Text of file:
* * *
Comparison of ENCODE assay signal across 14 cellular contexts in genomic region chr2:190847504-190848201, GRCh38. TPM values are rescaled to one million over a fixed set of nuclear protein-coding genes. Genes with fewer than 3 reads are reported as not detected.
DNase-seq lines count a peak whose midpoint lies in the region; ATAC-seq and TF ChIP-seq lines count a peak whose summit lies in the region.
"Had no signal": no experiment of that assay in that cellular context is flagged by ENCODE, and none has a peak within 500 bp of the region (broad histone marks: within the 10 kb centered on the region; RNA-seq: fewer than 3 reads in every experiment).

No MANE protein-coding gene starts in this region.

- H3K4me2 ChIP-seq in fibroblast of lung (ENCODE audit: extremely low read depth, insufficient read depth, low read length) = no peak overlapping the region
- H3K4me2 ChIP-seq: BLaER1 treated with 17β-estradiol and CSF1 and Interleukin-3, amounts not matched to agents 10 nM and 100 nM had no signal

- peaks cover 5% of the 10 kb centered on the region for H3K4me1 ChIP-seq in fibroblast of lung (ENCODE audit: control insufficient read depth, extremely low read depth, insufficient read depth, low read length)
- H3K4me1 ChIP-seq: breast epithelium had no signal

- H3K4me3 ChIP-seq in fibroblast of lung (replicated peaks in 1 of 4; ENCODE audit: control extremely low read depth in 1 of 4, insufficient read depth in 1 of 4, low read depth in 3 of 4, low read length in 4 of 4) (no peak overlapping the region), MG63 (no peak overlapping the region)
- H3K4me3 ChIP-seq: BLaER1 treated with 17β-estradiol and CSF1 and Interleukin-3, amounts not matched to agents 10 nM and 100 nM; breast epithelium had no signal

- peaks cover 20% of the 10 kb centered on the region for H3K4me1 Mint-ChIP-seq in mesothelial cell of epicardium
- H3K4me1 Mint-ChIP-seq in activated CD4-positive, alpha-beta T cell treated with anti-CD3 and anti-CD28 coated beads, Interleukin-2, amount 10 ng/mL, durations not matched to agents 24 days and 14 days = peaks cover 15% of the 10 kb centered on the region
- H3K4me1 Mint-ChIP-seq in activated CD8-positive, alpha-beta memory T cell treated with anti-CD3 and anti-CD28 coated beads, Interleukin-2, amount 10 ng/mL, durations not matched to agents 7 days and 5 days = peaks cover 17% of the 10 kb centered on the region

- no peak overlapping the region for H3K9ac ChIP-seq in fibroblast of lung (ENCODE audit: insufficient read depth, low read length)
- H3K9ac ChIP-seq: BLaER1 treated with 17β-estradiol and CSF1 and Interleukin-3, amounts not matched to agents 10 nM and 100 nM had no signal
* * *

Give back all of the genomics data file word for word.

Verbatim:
Comparison of ENCODE assay signal across 14 cellular contexts in genomic region chr2:190847504-190848201, GRCh38. TPM values are rescaled to one million over a fixed set of nuclear protein-coding genes. Genes with fewer than 3 reads are reported as not detected.
DNase-seq lines count a peak whose midpoint lies in the region; ATAC-seq and TF ChIP-seq lines count a peak whose summit lies in the region.
"Had no signal": no experiment of that assay in that cellular context is flagged by ENCODE, and none has a peak within 500 bp of the region (broad histone marks: within the 10 kb centered on the region; RNA-seq: fewer than 3 reads in every experiment).

No MANE protein-coding gene starts in this region.

- H3K4me2 ChIP-seq in fibroblast of lung (ENCODE audit: extremely low read depth, insufficient read depth, low read length) = no peak overlapping the region
- H3K4me2 ChIP-seq: BLaER1 treated with 17β-estradiol and CSF1 and Interleukin-3, amounts not matched to agents 10 nM and 100 nM had no signal

- peaks cover 5% of the 10 kb centered on the region for H3K4me1 ChIP-seq in fibroblast of lung (ENCODE audit: control insufficient read depth, extremely low read depth, insufficient read depth, low read length)
- H3K4me1 ChIP-seq: breast epithelium had no signal

- H3K4me3 ChIP-seq in fibroblast of lung (replicated peaks in 1 of 4; ENCODE audit: control extremely low read depth in 1 of 4, insufficient read depth in 1 of 4, low read depth in 3 of 4, low read length in 4 of 4) (no peak overlapping the region), MG63 (no peak overlapping the region)
- H3K4me3 ChIP-seq: BLaER1 treated with 17β-estradiol and CSF1 and Interleukin-3, amounts not matched to agents 10 nM and 100 nM; breast epithelium had no signal

- peaks cover 20% of the 10 kb centered on the region for H3K4me1 Mint-ChIP-seq in mesothelial cell of epicardium
- H3K4me1 Mint-ChIP-seq in activated CD4-positive, alpha-beta T cell treated with anti-CD3 and anti-CD28 coated beads, Interleukin-2, amount 10 ng/mL, durations not matched to agents 24 days and 14 days = peaks cover 15% of the 10 kb centered on the region
- H3K4me1 Mint-ChIP-seq in activated CD8-positive, alpha-beta memory T cell treated with anti-CD3 and anti-CD28 coated beads, Interleukin-2, amount 10 ng/mL, durations not matched to agents 7 days and 5 days = peaks cover 17% of the 10 kb centered on the region

- no peak overlapping the region for H3K9ac ChIP-seq in fibroblast of lung (ENCODE audit: insufficient read depth, low read length)
- H3K9ac ChIP-seq: BLaER1 treated with 17β-estradiol and CSF1 and Interleukin-3, amounts not matched to agents 10 nM and 100 nM had no signal